Proposed weapons ban sparks controversy

The first steps in amending South Puget Sound Community College’s current weapons policy evoked dissenting views within the SPSCC campus community.

After deeming the current policies unclear and outdated, the SPSCC faculty senate researched the weapon policies at Washington state community colleges.

In collaboration with the Assistant Attorney General and the Human Resources Department, the faculty senate prepared an updated policy. The proposed policy change would make the campus a “weapons-free zone.” Weapons would be prohibited on SPSCC property, regardless of whether a person has a concealed weapons permit or is otherwise authorized to possess or use such a weapon.

The proposed policy must first pass through the College Council, then the president and his staff, and finally the Board of Trustees, which will make the ultimate decision.

In order to acquire more feedback and opinions, the College Council set up an online survey on April 15 for students, faculty, staff, and community members to fill out on the SPSCC homepage. SPSCC students, staff, and faculty will have further opportunity to be a part of the decision through public forums held by the College Council and the Board of Trustees.

Since 2011, the SPSCC faculty senate has been investigating the college weapons and firearms policies. However, the first step of the policy-change process began on April 3 this year when the College Council held a forum to hear SPSCC students’ opinions on the proposed weapon policy.

Students, faculty, and staff alike are divided over this controversial issue.

According to SPSCC Maintenance Mechanic Dennis Presley, the proposed policy is unenforceable and only makes our campus vulnerable.

“In gun-free zones, everyone is rendered incapable of defending themselves if something or someone – like a crazy shooter – were to appear,” he said.

SPSCC student Jeanna Lombardo said, “I feel much more safe when I know the people around me have the means to protect myself and others if a shooter showed up.”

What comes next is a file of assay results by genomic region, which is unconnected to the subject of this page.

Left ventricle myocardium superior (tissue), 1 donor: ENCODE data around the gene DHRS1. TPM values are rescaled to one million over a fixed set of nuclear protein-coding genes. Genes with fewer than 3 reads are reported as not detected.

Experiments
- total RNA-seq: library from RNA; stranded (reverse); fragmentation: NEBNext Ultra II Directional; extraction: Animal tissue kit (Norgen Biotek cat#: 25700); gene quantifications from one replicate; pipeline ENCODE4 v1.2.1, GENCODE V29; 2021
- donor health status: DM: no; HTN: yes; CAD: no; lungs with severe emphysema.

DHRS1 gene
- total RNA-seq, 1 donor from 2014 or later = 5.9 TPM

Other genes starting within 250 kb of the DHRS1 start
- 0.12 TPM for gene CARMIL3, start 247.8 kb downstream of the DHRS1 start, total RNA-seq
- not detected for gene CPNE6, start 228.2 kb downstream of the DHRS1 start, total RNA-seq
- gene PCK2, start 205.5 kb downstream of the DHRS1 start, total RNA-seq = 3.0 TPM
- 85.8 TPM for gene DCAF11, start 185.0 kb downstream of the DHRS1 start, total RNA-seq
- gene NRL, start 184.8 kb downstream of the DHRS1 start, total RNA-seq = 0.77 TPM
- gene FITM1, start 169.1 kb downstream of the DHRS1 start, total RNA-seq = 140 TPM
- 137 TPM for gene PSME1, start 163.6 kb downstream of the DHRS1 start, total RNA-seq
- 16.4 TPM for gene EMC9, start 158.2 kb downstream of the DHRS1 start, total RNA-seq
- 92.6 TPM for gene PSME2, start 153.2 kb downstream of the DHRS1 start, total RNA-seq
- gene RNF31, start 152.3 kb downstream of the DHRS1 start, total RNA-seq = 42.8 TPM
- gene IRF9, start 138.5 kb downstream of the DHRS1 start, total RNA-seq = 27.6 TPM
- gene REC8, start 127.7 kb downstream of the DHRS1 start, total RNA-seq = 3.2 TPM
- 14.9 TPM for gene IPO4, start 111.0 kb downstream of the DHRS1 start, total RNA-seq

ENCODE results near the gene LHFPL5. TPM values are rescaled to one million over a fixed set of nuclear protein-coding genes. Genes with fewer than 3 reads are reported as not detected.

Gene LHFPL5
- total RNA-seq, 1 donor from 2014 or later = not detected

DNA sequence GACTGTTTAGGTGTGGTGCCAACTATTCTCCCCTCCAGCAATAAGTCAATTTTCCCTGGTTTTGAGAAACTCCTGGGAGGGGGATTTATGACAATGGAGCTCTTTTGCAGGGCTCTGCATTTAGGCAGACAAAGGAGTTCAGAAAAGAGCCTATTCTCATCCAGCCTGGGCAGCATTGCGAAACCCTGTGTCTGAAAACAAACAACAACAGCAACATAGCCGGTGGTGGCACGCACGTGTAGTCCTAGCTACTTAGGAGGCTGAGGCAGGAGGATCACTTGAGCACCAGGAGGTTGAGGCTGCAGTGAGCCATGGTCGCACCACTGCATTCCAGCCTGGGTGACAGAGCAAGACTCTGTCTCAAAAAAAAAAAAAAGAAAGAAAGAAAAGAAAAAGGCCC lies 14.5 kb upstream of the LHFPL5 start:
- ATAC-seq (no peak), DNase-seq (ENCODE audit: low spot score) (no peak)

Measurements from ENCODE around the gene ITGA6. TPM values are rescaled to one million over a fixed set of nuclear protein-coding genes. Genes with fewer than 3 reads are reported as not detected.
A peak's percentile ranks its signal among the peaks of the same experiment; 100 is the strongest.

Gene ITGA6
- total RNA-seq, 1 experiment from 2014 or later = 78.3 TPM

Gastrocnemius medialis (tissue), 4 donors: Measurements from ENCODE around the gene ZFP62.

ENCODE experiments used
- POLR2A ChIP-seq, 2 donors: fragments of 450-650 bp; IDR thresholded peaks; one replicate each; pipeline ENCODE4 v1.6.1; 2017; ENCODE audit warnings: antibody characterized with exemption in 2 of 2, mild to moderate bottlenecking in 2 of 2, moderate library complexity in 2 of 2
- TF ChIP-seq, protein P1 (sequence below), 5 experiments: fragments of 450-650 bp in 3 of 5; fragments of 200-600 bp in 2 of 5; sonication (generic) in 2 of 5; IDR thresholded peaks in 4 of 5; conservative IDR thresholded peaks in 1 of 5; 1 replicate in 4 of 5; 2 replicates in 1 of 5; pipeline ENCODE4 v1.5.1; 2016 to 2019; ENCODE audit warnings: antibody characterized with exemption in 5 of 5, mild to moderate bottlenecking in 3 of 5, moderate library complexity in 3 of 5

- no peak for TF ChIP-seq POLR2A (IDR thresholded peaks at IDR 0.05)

“Who puts a gun-free zone sign in front of their house? Nobody, because that puts a target on your back,” Presley said.

By denying the ability to legally store defensive weapons while on campus, this policy could possibly put students in danger because they would have no place to leave their weapons in case they needed them, said Carol Hogan, an instructional support tech at SPSCC.

“Do you propose a lock box for such items?” asked Hogan, “If they fear their safety to and from work or school, what are their options?”

Student David Detrick said he opposes a weapons ban, because it infringes on his Second Amendment right.

“Without any negative weapon incidents, I don’t see how taking more rights away from students could be seen as a step in the right direction,” said Detrick.

SPSCC Counselor Sally Sharbaugh is for the proposed policy because she said it will provide a psychological safety for students.

“I think it’s scary that people have the right to carry guns here on campus. It’s a melting pot of people in America, and you never know what people are going to do if they have a gun close at hand,” said Rob Dixon, a student at SPSCC.

“In order to learn, people need an environment free from threats and distractions [which] prompt them to be more focused on their safety than their learning,” she said.

Of the six speakers at the forum, the majority were against the policy.

Yet six is a small representation of the SPSCC campus community, making some of the College Council members nervous about moving forward.

Vice President for Student Service and a member of the College Council, Rhonda Coats said she feels it would be in the council’s best interest to not move forward without gathering additional input from students, faculty, and staff.

“We need to take our time and not rush this,” said Coats.

Once the College Council has a more solid idea of what the campus community wants, they will make a recommendation to College President Timothy Stokes and his staff.

The SPSCC campus community will have another chance to weigh in on the proposed weapon policy at the Board of Trustees public forum meeting scheduled for June 25.

Until then, students, faculty, and staff can build up their arguments and participate in the online survey.The first steps in amending South Puget Sound Community College’s current weapons policy evoked dissenting views within the SPSCC campus community.

After deeming the current policies unclear and outdated, the SPSCC faculty senate researched the weapon policies at Washington state community colleges.

In collaboration with the Assistant Attorney General and the Human Resources Department, the faculty senate prepared an updated policy. The proposed policy change would make the campus a “weapons-free zone.” Weapons would be prohibited on SPSCC property, regardless of whether a person has a concealed weapons permit or is otherwise authorized to possess or use such a weapon.